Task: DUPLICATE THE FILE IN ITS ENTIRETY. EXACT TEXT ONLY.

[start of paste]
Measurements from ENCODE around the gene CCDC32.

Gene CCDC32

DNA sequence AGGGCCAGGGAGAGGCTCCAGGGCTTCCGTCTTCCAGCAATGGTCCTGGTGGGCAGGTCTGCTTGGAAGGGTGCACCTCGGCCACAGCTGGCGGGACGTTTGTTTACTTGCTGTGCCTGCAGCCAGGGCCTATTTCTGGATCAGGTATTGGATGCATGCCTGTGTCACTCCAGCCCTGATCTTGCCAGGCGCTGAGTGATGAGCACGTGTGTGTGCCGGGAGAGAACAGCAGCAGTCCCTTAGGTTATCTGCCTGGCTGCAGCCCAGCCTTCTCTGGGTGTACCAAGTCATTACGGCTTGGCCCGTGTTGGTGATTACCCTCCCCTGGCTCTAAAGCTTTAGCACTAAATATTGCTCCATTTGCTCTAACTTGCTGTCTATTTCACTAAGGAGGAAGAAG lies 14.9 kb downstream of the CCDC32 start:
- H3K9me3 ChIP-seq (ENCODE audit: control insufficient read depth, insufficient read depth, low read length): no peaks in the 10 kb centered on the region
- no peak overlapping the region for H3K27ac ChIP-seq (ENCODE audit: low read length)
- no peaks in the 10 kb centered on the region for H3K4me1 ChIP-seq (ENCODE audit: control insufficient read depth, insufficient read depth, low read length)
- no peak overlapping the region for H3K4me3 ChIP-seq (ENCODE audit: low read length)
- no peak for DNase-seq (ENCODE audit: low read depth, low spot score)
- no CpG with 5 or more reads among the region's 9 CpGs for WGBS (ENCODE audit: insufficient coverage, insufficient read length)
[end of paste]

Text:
Measurements from ENCODE around the gene CCDC32.

Gene CCDC32

DNA sequence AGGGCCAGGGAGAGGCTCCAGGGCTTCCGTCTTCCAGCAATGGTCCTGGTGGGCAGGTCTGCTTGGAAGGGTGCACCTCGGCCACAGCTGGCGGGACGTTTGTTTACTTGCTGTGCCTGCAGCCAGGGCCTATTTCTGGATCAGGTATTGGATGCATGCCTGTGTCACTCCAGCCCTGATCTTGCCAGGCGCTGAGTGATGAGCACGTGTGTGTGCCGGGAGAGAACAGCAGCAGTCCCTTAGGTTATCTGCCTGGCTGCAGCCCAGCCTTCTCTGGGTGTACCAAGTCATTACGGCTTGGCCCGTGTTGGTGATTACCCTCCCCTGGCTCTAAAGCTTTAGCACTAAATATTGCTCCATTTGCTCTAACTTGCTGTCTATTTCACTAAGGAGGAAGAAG lies 14.9 kb downstream of the CCDC32 start:
- H3K9me3 ChIP-seq (ENCODE audit: control insufficient read depth, insufficient read depth, low read length): no peaks in the 10 kb centered on the region
- no peak overlapping the region for H3K27ac ChIP-seq (ENCODE audit: low read length)
- no peaks in the 10 kb centered on the region for H3K4me1 ChIP-seq (ENCODE audit: control insufficient read depth, insufficient read depth, low read length)
- no peak overlapping the region for H3K4me3 ChIP-seq (ENCODE audit: low read length)
- no peak for DNase-seq (ENCODE audit: low read depth, low spot score)
- no CpG with 5 or more reads among the region's 9 CpGs for WGBS (ENCODE audit: insufficient coverage, insufficient read length)